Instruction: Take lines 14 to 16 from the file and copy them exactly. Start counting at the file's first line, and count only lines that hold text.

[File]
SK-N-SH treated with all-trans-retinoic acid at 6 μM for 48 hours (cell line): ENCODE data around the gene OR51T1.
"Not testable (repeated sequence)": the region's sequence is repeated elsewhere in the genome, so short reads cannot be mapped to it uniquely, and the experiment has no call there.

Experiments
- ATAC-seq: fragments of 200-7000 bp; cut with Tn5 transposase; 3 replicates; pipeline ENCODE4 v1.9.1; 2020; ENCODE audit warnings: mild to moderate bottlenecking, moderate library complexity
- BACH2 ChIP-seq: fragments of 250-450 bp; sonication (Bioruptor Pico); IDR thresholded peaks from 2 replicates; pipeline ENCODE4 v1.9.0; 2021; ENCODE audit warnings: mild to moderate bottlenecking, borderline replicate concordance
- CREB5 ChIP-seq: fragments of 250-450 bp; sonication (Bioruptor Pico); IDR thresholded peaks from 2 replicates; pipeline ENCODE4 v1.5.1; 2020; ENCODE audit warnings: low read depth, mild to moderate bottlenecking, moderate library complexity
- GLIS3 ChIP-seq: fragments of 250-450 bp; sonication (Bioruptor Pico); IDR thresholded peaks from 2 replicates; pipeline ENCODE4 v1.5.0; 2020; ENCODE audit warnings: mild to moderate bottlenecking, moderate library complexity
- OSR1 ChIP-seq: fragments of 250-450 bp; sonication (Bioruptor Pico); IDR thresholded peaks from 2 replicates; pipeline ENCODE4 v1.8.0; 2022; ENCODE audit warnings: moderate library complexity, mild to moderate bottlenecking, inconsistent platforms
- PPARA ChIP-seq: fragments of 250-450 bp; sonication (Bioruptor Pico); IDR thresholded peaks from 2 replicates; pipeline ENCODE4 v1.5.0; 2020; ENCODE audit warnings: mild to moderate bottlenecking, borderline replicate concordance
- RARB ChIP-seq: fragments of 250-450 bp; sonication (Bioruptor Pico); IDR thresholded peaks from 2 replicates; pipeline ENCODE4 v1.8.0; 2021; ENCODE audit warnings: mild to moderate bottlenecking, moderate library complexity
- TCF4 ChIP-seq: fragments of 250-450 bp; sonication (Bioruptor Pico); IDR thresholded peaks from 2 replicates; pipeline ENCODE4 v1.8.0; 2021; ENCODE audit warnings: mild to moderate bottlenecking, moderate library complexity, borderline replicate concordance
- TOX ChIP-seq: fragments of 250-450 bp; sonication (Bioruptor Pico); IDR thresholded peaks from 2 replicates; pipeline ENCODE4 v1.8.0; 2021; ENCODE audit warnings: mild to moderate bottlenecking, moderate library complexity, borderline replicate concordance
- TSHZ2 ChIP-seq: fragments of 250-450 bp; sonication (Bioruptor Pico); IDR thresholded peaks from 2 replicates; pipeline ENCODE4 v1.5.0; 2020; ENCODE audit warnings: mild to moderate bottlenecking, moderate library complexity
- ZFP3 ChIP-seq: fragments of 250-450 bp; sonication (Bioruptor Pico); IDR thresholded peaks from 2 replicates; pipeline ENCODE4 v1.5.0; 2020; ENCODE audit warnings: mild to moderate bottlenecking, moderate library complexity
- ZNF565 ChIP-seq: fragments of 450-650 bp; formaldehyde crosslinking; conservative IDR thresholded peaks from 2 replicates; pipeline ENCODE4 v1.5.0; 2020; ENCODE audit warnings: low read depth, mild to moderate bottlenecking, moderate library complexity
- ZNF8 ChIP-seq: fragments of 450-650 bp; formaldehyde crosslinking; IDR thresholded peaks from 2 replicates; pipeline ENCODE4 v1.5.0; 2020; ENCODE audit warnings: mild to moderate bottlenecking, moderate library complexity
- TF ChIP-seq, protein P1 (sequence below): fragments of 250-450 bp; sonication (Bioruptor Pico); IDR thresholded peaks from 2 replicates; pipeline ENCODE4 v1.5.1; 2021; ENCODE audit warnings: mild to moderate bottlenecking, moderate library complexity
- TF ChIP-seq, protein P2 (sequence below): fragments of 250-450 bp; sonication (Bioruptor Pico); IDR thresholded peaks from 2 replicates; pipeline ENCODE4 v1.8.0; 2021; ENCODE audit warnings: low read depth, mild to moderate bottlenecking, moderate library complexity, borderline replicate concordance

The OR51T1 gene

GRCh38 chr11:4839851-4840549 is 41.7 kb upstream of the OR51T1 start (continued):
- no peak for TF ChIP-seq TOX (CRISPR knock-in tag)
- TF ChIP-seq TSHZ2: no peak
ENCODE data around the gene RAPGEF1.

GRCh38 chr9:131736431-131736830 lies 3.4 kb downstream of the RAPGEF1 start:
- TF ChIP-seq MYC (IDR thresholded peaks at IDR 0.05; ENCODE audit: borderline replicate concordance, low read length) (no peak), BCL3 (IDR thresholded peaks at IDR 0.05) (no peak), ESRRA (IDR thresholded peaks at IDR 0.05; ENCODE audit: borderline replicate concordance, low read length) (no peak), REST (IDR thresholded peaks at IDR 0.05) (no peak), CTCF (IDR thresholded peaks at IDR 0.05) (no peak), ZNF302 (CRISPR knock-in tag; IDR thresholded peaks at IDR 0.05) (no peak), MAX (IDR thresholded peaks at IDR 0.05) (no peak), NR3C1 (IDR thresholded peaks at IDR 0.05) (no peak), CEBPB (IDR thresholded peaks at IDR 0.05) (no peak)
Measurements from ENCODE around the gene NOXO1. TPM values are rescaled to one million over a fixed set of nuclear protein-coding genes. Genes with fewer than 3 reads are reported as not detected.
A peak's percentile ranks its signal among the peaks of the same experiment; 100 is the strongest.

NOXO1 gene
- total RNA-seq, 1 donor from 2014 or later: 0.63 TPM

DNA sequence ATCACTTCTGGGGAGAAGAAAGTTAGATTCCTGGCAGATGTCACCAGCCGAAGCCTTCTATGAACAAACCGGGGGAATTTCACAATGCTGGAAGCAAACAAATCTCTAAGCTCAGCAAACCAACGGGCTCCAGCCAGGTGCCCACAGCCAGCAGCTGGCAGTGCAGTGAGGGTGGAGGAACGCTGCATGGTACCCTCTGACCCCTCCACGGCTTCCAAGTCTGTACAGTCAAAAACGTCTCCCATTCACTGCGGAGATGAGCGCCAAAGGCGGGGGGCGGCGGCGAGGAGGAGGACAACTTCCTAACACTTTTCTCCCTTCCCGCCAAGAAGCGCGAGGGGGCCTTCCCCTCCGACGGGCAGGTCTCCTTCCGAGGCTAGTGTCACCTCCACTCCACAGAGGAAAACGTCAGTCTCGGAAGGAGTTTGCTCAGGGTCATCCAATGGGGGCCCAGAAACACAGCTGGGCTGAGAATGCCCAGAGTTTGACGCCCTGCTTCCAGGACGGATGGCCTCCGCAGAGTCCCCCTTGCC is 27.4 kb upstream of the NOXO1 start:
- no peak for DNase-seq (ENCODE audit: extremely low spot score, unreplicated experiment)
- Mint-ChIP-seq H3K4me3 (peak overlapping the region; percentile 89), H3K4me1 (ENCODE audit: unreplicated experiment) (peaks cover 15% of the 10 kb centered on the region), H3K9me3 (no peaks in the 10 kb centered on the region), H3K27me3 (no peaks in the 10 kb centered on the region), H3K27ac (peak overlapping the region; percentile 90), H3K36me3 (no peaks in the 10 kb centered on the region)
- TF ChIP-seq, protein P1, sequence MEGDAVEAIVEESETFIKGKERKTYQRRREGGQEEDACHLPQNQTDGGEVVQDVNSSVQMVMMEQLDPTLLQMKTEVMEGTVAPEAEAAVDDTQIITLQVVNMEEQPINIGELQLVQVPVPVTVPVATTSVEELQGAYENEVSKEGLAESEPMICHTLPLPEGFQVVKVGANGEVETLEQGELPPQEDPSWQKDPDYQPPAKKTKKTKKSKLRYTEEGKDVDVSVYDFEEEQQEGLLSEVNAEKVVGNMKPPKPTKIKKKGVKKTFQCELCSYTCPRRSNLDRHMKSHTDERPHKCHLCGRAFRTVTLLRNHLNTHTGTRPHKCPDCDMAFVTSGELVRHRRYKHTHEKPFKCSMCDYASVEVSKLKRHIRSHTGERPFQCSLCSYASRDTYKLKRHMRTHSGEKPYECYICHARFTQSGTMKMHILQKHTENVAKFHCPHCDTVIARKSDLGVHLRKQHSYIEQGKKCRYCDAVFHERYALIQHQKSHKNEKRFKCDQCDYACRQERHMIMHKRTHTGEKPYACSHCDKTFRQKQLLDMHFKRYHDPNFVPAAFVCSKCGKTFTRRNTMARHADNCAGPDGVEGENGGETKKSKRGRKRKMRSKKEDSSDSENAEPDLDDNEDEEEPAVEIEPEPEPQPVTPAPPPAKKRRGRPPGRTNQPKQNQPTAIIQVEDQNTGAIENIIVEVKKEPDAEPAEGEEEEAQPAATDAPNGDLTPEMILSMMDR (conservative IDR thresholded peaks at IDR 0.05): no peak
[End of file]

- ZFP3 ChIP-seq: fragments of 250-450 bp; sonication (Bioruptor Pico); IDR thresholded peaks from 2 replicates; pipeline ENCODE4 v1.5.0; 2020; ENCODE audit warnings: mild to moderate bottlenecking, moderate library complexity
- ZNF565 ChIP-seq: fragments of 450-650 bp; formaldehyde crosslinking; conservative IDR thresholded peaks from 2 replicates; pipeline ENCODE4 v1.5.0; 2020; ENCODE audit warnings: low read depth, mild to moderate bottlenecking, moderate library complexity
- ZNF8 ChIP-seq: fragments of 450-650 bp; formaldehyde crosslinking; IDR thresholded peaks from 2 replicates; pipeline ENCODE4 v1.5.0; 2020; ENCODE audit warnings: mild to moderate bottlenecking, moderate library complexity